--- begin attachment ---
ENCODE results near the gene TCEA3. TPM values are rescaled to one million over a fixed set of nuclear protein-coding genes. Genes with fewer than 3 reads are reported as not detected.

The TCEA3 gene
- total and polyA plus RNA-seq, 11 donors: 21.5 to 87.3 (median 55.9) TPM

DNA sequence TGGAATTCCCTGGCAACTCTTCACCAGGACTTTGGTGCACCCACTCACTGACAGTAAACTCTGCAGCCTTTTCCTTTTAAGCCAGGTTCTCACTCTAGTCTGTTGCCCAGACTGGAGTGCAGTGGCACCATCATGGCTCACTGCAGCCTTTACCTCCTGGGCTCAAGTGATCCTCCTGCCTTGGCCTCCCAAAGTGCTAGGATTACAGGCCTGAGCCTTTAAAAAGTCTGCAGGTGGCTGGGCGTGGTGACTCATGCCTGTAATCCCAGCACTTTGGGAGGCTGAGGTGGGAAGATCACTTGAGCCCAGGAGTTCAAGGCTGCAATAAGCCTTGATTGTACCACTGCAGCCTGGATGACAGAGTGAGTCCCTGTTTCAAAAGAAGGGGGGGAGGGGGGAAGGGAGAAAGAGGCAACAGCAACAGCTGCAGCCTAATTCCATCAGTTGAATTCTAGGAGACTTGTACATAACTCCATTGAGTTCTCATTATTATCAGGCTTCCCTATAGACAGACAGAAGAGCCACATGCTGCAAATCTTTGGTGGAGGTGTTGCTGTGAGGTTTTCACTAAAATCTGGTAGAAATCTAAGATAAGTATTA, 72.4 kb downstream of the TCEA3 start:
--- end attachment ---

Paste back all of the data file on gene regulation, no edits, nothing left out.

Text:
ENCODE results near the gene TCEA3. TPM values are rescaled to one million over a fixed set of nuclear protein-coding genes. Genes with fewer than 3 reads are reported as not detected.

The TCEA3 gene
- total and polyA plus RNA-seq, 11 donors: 21.5 to 87.3 (median 55.9) TPM

DNA sequence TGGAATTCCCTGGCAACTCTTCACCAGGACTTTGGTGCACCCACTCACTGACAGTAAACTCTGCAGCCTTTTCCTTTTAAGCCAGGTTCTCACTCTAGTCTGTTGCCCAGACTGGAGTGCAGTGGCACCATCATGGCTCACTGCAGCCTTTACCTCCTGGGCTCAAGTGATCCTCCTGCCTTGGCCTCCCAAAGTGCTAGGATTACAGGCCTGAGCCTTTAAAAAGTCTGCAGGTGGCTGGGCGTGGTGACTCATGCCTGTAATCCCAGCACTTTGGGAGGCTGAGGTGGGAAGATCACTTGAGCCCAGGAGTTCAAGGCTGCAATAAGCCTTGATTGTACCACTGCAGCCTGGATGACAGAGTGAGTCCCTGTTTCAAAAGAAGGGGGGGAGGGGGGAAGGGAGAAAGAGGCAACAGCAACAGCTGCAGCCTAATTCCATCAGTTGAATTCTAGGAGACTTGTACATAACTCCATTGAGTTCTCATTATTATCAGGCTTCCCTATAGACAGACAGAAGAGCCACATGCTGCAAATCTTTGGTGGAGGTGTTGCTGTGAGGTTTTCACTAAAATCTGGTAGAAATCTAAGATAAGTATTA, 72.4 kb downstream of the TCEA3 start: